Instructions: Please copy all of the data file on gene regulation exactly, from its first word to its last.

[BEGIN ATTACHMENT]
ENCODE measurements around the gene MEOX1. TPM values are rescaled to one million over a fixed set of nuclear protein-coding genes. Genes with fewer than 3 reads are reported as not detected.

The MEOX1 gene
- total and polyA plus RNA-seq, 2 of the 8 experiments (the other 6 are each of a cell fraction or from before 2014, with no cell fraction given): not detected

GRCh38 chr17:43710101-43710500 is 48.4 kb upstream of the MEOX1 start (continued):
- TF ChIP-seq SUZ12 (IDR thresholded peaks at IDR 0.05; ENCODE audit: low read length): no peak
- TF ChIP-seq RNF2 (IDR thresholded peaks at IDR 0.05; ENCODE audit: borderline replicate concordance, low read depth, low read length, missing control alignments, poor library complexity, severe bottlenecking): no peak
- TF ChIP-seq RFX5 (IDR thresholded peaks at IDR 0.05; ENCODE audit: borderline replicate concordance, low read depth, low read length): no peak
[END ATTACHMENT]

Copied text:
ENCODE measurements around the gene MEOX1. TPM values are rescaled to one million over a fixed set of nuclear protein-coding genes. Genes with fewer than 3 reads are reported as not detected.

The MEOX1 gene
- total and polyA plus RNA-seq, 2 of the 8 experiments (the other 6 are each of a cell fraction or from before 2014, with no cell fraction given): not detected

GRCh38 chr17:43710101-43710500 is 48.4 kb upstream of the MEOX1 start (continued):
- TF ChIP-seq SUZ12 (IDR thresholded peaks at IDR 0.05; ENCODE audit: low read length): no peak
- TF ChIP-seq RNF2 (IDR thresholded peaks at IDR 0.05; ENCODE audit: borderline replicate concordance, low read depth, low read length, missing control alignments, poor library complexity, severe bottlenecking): no peak
- TF ChIP-seq RFX5 (IDR thresholded peaks at IDR 0.05; ENCODE audit: borderline replicate concordance, low read depth, low read length): no peak